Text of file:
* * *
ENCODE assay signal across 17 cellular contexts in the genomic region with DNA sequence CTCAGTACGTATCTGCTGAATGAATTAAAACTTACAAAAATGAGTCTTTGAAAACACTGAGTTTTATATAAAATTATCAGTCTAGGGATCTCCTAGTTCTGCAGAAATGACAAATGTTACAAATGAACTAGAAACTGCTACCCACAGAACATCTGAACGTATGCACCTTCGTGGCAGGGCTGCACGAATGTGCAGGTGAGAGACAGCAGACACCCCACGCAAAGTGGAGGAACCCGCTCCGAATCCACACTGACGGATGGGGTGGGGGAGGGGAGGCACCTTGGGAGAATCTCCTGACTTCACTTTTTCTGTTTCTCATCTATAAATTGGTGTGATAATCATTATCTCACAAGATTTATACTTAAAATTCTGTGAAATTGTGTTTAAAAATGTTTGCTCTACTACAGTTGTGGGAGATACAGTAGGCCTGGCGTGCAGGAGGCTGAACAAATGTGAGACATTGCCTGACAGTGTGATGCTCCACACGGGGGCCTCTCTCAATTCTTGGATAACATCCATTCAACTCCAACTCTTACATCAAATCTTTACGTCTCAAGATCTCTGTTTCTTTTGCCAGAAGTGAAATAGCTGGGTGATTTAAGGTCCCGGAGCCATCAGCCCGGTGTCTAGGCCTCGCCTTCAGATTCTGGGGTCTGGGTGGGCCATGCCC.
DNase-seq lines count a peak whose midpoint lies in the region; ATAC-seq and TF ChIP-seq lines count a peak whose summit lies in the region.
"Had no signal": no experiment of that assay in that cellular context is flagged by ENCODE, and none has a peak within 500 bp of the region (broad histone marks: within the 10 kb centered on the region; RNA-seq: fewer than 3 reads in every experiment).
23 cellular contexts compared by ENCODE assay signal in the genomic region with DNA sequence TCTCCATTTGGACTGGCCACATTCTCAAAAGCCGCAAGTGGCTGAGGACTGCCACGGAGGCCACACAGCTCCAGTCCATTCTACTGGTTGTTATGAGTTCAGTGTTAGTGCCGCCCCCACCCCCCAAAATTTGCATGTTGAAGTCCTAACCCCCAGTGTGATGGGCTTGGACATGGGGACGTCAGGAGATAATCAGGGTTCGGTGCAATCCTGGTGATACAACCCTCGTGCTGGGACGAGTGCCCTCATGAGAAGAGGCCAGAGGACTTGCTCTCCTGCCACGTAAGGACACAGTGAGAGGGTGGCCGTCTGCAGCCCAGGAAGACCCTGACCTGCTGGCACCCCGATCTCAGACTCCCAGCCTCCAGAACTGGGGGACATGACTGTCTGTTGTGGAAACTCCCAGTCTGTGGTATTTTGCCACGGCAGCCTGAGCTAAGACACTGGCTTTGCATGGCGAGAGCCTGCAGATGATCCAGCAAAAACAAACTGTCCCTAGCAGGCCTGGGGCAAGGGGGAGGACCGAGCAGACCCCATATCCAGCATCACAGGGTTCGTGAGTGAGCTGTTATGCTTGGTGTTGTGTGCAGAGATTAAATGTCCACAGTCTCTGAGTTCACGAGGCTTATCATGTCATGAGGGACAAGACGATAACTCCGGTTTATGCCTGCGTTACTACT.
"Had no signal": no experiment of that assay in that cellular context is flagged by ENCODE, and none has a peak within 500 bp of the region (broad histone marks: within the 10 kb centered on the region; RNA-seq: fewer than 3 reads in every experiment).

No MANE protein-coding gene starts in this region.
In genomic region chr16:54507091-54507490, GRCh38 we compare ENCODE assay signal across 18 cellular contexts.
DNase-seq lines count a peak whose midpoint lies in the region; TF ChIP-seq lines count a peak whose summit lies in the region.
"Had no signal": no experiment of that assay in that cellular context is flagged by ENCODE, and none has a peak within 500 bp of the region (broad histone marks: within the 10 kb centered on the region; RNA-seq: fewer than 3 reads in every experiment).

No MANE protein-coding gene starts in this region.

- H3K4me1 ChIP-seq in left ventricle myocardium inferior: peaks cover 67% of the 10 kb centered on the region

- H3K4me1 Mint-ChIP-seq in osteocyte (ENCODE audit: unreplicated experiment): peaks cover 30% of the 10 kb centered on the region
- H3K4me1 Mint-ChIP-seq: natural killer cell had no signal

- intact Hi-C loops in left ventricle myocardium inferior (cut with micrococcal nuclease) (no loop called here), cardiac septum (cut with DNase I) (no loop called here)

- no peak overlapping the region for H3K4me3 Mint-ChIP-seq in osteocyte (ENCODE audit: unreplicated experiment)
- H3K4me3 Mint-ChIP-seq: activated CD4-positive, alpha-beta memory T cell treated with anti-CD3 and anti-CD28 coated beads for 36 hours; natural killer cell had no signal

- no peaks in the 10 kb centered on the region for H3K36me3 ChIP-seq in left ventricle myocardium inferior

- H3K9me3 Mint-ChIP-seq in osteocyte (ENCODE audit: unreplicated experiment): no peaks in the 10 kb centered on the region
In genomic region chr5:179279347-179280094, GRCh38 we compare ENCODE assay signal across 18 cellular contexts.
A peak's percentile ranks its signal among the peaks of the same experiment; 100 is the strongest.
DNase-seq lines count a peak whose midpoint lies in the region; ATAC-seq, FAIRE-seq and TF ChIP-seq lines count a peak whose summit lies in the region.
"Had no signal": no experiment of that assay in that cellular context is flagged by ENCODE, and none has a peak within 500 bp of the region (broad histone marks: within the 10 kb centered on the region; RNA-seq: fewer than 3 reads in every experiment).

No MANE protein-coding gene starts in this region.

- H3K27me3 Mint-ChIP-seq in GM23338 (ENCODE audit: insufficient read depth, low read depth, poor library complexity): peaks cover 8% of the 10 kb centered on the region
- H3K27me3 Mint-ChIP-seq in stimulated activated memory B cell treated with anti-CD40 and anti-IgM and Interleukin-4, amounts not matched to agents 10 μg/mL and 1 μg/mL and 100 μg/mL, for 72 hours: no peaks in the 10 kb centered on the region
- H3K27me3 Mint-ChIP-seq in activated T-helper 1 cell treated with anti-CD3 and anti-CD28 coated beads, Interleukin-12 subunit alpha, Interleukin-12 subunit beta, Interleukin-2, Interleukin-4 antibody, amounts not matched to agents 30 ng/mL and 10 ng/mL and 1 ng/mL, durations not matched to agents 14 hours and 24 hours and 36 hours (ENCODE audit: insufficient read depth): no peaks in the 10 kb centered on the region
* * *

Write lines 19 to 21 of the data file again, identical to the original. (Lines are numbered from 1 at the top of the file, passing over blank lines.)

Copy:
In genomic region chr5:179279347-179280094, GRCh38 we compare ENCODE assay signal across 18 cellular contexts.
A peak's percentile ranks its signal among the peaks of the same experiment; 100 is the strongest.
DNase-seq lines count a peak whose midpoint lies in the region; ATAC-seq, FAIRE-seq and TF ChIP-seq lines count a peak whose summit lies in the region.